In a manual written with Michel Fleury (Fleury and Henry 1956), he laid out—to the minutest details—the rules for the processing of parish data. These rules have been followed faithfully by demographic historians, not only in France but also in other European countries such as England, where they guided the work of the Cambridge Group for the History of Population and Social Structure, and in Canada. Henry would publish another textbook on historical demography (Henry 1967). Moreover, applying the vast experience accumulated in his early parish studies, he initiated a study of rural France, using a representative sample of French parishes during the eighteenth century. He analyzed this material by aggregative methods, and for a smaller sample of parishes used nominal information to reconstitute families. The project provided the ﬁrst national series of estimates of fertility, mortality, and nuptiality for a Western European country in the eighteenth century. This body of work makes Louis Henry the uncontested father of historical demography as it is practiced today.
Mining the past for data on populations that did not consciously limit their family size was initially only a tool towards measuring the physiological components of human reproduction. Henry identiﬁed the factors to be considered as fecondability, the probability that a conception would result in a live birth; the delay in the resumption of ovulation after a delivery or nonsusceptible period, and total or partial sterility. He provided estimates of the value of these parameters on the basis of his own historical studies of population, but also of various accurate measurements made on other selected populations. His work was picked up by English and American demographers and biometricians working on fertility models, and among them by Mendel Sheps and Jane Menken who edited a collection of translations from Henry’s most important articles (Henry 1972.) The seminal importance of Henry’s work was acknowledged by the Population Association of America when it made him the ﬁrst recipient of the Irene B. Taeuber Award for Excellence in Demographic Research in 1977. Just before his death in 1991, the International Union for the Scientiﬁc Study of Population had named him its ﬁrst Laureate.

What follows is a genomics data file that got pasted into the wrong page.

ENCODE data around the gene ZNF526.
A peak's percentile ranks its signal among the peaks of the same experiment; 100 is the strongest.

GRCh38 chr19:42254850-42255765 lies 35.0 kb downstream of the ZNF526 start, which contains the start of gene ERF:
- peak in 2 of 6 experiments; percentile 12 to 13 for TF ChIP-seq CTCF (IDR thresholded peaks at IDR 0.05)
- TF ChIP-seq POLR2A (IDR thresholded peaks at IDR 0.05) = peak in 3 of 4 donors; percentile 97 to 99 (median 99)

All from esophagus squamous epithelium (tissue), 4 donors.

The concept of natural fertility is often considered as one of Henry’s most signiﬁcant contributions to population studies. He did not invent the term, but he deﬁned it rigorously and provided means to identify natural fertility regimes. It refers speciﬁcally to the behavior of married couples, and is therefore not aﬀected by variations in the proportions married and the age at marriage. Natural fertility is compatible with behavior that may aﬀect the levels of natural fertility (frequency of intercourse, length of breast feeding) or even with attempts to space birth that are not depending on parity. Although the notion remains controversial, it has been used widely in the study of the fertility transition, both in the West and in today’s developing countries.
- Fleury M, Henry L 1956 Des registres paroissiaux a l’histoire de la population. Manuel de depouillement et d’exploitation de l’etat civil ancien. INED, Paris
- Gautier E, Henry L 1958 La population de Crulai, paroisse normande. Etude historique. Presses universitaires de France, Paris
- Henry L 1953 Fecondite des mariages. Nou elle methode de mesure. Presses universitaires de France, Paris
- Henry L 1956 Anciennes familles gene oises. Etude demographique, XVIe–XXe siecle. Presses universitaires de France, Paris
- Henry L 1967 Manuel de demographie historique. Droz, Geneva, Switzerland
- Henry L 1972 On the Measurement of Human Fertility. Selected Writings of Louis Henry. Elsevier, New York